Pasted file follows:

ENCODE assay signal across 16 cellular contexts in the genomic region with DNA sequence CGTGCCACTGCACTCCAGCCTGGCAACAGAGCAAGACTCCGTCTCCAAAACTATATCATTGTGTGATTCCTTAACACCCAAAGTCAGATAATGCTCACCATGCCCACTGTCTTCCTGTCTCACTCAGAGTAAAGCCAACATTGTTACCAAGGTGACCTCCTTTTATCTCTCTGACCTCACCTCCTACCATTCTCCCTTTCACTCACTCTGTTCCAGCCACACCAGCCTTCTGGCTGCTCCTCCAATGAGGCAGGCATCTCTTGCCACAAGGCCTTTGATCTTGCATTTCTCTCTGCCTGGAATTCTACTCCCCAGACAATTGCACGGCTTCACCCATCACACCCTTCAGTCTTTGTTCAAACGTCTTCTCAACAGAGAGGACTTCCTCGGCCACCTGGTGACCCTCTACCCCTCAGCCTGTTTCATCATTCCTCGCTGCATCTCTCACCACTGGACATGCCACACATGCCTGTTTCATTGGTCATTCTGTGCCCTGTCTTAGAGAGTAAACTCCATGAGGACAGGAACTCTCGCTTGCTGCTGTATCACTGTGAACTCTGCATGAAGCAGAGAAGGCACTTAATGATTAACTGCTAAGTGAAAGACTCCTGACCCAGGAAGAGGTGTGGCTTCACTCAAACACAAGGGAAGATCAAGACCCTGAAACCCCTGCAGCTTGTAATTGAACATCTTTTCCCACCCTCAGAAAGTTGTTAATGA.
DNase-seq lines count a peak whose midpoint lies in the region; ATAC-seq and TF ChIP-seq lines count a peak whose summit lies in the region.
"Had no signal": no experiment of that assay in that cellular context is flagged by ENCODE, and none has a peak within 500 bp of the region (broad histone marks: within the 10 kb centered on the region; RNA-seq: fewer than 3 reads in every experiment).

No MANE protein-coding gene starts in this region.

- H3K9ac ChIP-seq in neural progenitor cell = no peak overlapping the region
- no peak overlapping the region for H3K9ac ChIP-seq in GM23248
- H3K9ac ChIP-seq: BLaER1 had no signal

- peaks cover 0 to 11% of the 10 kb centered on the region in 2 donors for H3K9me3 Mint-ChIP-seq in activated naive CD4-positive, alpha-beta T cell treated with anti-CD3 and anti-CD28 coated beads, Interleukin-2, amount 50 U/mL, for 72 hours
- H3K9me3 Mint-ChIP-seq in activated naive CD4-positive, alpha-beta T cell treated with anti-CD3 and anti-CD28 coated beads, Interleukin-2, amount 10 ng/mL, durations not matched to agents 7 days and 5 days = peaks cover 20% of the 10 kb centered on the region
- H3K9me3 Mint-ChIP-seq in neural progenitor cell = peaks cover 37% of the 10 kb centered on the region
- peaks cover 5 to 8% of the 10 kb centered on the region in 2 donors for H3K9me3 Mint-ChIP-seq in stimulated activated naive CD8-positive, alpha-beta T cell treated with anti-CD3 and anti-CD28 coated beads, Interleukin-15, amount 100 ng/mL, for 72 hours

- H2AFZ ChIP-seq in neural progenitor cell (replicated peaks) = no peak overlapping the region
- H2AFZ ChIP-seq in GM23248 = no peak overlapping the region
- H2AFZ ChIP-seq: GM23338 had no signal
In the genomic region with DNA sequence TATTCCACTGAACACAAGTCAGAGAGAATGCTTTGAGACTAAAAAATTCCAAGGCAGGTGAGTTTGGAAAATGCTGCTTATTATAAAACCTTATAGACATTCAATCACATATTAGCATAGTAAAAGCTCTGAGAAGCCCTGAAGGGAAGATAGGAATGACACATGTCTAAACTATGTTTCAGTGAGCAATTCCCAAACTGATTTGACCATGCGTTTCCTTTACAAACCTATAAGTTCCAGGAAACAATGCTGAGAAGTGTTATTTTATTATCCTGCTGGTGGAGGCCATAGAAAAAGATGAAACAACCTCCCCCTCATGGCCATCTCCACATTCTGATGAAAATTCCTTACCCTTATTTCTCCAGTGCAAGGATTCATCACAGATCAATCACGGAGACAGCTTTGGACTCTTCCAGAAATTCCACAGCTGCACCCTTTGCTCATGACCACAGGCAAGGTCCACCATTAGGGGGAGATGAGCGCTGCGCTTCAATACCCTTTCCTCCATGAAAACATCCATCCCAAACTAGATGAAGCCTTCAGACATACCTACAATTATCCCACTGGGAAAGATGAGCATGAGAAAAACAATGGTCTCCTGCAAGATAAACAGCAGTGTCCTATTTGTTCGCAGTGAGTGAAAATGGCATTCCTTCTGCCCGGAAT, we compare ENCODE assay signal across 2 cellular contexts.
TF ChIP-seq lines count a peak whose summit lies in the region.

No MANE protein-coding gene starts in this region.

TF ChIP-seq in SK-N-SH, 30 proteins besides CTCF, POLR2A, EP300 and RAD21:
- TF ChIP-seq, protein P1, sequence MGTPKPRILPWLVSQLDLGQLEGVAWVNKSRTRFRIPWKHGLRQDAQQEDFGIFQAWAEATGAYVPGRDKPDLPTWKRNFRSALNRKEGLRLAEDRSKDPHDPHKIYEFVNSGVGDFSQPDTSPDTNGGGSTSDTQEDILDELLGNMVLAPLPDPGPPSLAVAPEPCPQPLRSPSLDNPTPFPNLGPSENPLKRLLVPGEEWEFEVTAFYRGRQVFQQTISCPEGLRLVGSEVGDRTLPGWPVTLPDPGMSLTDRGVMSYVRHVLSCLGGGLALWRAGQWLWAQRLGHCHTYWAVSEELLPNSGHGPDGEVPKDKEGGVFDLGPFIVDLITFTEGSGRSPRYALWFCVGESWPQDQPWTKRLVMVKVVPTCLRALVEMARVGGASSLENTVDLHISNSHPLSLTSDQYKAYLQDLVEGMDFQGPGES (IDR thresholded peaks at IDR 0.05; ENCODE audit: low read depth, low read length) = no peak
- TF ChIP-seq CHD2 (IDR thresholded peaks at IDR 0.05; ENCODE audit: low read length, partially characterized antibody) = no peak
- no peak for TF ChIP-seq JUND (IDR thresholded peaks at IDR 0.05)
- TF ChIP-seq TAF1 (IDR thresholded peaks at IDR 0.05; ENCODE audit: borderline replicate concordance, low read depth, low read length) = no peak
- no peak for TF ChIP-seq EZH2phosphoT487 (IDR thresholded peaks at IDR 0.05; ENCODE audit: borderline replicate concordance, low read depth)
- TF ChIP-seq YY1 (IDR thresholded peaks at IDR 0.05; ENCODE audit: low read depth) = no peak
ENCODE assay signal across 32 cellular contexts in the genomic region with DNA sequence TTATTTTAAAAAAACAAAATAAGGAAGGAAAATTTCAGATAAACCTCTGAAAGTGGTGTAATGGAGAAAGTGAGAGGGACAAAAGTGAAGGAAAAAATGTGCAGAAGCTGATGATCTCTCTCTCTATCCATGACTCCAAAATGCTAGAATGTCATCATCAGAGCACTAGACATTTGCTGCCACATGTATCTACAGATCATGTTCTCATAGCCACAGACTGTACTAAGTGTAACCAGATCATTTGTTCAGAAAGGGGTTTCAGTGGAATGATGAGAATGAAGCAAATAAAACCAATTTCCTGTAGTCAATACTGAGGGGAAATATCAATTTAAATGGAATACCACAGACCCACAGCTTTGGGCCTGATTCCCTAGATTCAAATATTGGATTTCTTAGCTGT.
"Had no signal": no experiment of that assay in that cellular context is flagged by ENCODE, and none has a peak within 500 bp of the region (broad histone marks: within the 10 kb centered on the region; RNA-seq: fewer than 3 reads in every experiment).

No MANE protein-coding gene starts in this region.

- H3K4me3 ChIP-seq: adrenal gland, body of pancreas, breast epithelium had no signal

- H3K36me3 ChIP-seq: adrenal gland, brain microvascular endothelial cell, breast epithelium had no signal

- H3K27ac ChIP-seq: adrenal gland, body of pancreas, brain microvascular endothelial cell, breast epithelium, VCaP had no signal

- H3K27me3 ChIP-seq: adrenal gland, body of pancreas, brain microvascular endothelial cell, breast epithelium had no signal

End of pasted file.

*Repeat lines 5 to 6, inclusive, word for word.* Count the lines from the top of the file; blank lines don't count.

- H3K9ac ChIP-seq in neural progenitor cell = no peak overlapping the region
- no peak overlapping the region for H3K9ac ChIP-seq in GM23248